The Energy Act to improve energy efficiency in residential homes came to law today, the Department for Energy and Cimate Change (DECC) has said.
DECC also announced that from April 2018, it will be illegal to rent out a house or business premise which has less than ‘E’ energy efficiency rating.
The key elements of the Energy Act will remove the upfront cost of energy efficiency measures like loft, cavity and external wall insulation, draught proofing, energy efficiency, glazing and boilers. DECC said that the energy saving work will be repaid over time through a charge on the home’s energy bill.
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“The coalition is doing all it can to bear down on energy prices, but insulation will provide the long-term help to manage bills,” energy and climate change secretary Chris Huhne said.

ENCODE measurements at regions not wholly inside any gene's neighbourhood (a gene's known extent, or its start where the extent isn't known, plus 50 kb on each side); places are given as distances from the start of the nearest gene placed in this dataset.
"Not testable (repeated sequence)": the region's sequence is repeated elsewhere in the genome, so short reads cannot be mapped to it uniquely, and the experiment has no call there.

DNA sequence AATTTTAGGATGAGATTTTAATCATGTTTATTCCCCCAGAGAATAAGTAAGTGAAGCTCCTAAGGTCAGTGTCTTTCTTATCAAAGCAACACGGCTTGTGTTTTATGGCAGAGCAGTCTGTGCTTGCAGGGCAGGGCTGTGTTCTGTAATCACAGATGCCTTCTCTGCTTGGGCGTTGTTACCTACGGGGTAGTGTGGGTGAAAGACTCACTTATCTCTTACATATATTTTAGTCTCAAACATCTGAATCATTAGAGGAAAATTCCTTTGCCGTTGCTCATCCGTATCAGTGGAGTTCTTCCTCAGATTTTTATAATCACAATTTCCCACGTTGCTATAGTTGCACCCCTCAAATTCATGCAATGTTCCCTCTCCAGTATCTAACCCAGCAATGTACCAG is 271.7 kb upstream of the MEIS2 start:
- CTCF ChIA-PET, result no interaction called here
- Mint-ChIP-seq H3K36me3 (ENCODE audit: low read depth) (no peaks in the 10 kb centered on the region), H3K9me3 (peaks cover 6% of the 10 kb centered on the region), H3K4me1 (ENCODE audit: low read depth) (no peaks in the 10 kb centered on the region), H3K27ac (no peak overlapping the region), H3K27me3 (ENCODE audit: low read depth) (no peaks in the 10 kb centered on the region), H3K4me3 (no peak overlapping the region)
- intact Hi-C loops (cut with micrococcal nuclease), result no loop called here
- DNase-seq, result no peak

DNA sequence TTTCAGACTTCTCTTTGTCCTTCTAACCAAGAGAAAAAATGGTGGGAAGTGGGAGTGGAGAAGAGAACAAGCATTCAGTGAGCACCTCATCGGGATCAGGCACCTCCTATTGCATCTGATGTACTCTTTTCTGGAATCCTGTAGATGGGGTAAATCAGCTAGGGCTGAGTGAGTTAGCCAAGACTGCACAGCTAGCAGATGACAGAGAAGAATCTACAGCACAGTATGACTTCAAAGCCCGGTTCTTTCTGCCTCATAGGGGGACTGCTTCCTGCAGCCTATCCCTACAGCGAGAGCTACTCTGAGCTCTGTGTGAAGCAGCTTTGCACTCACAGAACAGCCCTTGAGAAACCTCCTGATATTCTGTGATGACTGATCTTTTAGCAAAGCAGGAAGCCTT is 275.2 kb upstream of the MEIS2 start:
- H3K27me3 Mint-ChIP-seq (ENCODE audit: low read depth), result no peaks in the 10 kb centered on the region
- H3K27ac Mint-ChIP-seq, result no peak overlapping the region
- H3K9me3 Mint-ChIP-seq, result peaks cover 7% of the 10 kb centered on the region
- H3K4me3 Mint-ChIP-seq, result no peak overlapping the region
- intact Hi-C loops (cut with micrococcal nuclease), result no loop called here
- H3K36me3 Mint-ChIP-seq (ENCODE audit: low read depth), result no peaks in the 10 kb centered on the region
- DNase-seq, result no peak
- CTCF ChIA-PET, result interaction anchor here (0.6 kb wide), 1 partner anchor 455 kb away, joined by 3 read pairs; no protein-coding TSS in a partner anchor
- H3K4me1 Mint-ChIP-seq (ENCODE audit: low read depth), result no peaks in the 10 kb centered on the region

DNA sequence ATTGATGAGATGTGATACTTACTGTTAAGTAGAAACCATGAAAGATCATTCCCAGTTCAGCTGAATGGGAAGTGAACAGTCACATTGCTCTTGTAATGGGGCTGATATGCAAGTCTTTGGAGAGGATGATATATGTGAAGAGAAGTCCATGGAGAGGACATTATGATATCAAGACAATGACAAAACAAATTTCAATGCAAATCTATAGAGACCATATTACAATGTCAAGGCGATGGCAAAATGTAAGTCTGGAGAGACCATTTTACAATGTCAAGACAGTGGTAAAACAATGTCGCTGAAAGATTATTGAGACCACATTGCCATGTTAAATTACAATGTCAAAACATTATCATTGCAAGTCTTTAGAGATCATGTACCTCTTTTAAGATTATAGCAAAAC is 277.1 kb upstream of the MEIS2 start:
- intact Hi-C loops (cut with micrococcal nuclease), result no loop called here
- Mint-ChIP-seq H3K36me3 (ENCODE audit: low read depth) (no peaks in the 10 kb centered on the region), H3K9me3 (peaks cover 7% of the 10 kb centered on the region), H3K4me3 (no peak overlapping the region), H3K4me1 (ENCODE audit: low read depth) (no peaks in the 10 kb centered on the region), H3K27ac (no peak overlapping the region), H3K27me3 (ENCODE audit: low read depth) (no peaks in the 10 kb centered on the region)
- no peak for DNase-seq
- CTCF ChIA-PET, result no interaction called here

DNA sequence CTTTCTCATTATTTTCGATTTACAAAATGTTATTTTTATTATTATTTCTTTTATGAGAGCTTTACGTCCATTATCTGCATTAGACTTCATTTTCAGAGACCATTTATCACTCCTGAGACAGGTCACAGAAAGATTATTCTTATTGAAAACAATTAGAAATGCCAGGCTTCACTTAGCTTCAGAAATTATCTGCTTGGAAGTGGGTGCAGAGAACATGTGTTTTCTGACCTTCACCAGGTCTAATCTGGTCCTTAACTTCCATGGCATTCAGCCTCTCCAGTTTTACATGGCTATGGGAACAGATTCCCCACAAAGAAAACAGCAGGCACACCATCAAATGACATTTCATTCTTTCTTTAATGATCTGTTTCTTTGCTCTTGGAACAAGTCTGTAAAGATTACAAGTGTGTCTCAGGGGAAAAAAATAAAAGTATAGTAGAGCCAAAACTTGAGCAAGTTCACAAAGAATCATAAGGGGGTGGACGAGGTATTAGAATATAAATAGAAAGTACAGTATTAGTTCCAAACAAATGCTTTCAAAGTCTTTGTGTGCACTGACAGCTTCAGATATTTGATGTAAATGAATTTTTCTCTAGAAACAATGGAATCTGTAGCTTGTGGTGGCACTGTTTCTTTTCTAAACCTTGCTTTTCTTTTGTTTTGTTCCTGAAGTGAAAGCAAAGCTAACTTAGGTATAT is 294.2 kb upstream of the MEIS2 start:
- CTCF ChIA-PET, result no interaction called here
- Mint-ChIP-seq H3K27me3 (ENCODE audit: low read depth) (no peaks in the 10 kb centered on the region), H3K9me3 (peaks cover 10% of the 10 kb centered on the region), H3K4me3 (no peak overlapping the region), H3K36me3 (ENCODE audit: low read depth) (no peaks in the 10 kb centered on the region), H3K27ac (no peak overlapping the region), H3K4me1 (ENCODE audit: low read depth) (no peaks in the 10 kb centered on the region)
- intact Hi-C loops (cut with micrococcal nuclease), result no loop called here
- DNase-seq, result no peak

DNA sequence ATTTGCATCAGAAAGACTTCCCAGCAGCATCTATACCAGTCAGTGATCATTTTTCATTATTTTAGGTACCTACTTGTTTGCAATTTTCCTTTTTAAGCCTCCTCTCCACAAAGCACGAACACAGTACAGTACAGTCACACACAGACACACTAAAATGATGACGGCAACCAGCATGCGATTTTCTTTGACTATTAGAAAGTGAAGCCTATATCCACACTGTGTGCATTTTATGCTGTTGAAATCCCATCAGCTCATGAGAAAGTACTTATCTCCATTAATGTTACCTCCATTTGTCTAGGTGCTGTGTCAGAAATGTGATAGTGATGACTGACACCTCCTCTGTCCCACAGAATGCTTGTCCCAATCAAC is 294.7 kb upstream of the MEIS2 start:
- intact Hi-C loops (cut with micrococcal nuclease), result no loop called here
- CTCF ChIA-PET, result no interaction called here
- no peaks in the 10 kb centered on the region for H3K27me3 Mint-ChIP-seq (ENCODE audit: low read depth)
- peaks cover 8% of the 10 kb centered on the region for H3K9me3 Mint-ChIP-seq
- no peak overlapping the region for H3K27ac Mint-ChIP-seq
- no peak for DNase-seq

DECC also said that the energy act would set in stone the legal framework for the “Green Deal”, which will be launched in autumn next year.
“The Green Deal will help people insulate against rising energy prices, creating homes which are warmer and cheaper to run,” DECC said.
Climate change minister Greg Barker said that the Green Deal is “expected to attract capital investment of up to £15bn in the residential sector alone by the end of this decade and at its peak support around 250,000 jobs.”
The Act aims to improve at least 682,000 privately rented homes.